A new campaign promoting the free ‘Lower My Drinking’ app and highlighting the long-term impact heavy drinking can have on an individual’s health has been launched this month to Cheshire and Merseyside residents.

The app, designed by clinical psychologists and behavioural scientists, gives advice, and uses scientifically proven tools to reduce drinking to the recommended limit of 14 units a week or less. This is of particular importance in the light of the COVID-19 pandemic which has seen a rise in harmful drinking and its consequences on people, communities, and services.

Three new videos have been developed by the Collaborative to support the campaign featuring local medical professionals linking alcohol to cancers, depression and liver disease together with posts that can be shared on social media channels.

New posters and business cards have also been developed and sent to community pharmacies across Cheshire and Merseyside.

The first of the three new videos highlights that alcohol consumption can lead to depressive symptoms within five short years

In the video, Andrew O’Sullivan, Alcohol Specialist Nurse, Liverpool University Hospitals NHS Foundation Trust, states:

“Alcohol is a proven depressant. Many opt to drink more in an attempt to improve their mood, however, drinking alcohol is linked to depression, anxiety and more. Depression and alcohol use can create a vicious cycle and it is important to break this cycle to protect your mental health.”

The second video highlights that drinking too much can increase a person’s risk of various cancers such as breast, bowel, mouth, throat and liver.

In the video, Rachel Brooker, Clinical Oncology Consultant, The Clatterbridge Cancer Centre, states:

“Alcohol is a carcinogen, meaning it is known to cause cancer. Alcohol damages cells and tissues in the body. It can also disrupt hormone levels that can lead to cell changes. It’s essential to control alcohol consumption in order to protect your body and improve your health.”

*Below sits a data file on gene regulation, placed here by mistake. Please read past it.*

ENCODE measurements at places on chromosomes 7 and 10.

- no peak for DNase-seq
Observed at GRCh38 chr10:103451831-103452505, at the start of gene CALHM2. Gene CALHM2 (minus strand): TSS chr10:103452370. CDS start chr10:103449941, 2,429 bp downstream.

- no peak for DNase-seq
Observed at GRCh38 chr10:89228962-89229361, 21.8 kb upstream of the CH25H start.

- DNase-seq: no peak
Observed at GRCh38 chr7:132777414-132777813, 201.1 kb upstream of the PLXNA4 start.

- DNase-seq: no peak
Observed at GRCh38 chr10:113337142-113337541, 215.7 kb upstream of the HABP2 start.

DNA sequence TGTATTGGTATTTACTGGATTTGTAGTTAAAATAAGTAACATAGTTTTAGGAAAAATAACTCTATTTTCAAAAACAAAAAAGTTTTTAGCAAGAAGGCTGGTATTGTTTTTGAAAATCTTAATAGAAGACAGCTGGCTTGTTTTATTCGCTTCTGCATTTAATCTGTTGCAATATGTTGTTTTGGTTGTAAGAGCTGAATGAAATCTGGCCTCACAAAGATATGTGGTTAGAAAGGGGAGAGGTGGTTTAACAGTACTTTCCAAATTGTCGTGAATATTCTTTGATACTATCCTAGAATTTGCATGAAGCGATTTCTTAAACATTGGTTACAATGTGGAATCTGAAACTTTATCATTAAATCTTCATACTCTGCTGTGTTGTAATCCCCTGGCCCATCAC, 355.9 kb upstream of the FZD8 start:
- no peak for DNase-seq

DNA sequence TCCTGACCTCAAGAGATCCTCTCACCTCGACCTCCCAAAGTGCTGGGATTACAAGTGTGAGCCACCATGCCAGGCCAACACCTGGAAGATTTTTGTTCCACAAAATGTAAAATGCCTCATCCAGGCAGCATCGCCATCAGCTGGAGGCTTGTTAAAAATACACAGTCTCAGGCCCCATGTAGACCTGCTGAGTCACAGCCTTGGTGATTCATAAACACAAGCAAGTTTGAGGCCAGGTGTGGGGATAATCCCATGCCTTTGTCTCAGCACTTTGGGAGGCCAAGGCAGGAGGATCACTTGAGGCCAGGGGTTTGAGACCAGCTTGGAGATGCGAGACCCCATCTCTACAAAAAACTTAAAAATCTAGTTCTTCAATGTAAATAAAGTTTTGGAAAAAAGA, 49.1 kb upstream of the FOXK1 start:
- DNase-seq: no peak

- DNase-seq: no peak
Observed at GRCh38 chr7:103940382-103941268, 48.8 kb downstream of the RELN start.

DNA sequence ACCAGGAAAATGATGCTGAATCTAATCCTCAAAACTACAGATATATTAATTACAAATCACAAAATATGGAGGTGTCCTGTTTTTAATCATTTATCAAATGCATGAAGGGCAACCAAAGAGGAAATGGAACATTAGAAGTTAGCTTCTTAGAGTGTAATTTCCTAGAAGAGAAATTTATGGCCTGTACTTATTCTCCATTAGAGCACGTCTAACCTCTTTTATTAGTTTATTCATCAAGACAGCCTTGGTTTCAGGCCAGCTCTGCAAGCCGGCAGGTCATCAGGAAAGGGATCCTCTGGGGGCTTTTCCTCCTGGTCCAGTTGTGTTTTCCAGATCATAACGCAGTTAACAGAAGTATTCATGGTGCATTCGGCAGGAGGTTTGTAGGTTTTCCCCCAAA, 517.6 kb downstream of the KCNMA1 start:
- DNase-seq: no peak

The third video highlights that drinking too much can lead to liver disease and death.

In the video, Dr Paul Richardson, Honorary Associate Clinical Professor of Hepatology, Clinical Director, Liverpool University Hospitals NHS Foundation Trust, states:

“Your liver is one of the most important organs in the body. It has numerous crucial functions including making blood clotting proteins, detoxifying the blood and helping the body fight infection.

“Alcohol may damage the liver cells and may cause a reaction leading to scarring of the liver and over time with excessive alcohol consumption, that scar tissue may accumulate and get worse until you reach a condition called cirrhosis or permanent liver damage, which may impact on both your quality of life and also your quantity of life.”

Margaret Jones, Lead Director of Public Health for Alcohol Harm, said:

“We are working with partners across the NHS, local authorities and the third sector to promote this campaign and reach as many people as possible.

“We know that there were almost one million alcohol-related hospital admissions reported in 2019-2020 across England and 27% of adults in the North West drink more than the recommended limit.

“By working together, we can improve awareness and understanding of the Lower My Drinking app and the help available. We can ensure that people have access to the app and they know it is free. Together, we can reduce the rise in harmful drinking across Cheshire and Merseyside.”

If you would like to support the Lower My Drinking campaign in your organisation visit https://trello.com/b/5dWEBKgf/lower-my-drinking for more details on the app and to download the videos, social media posts, posters and business cards.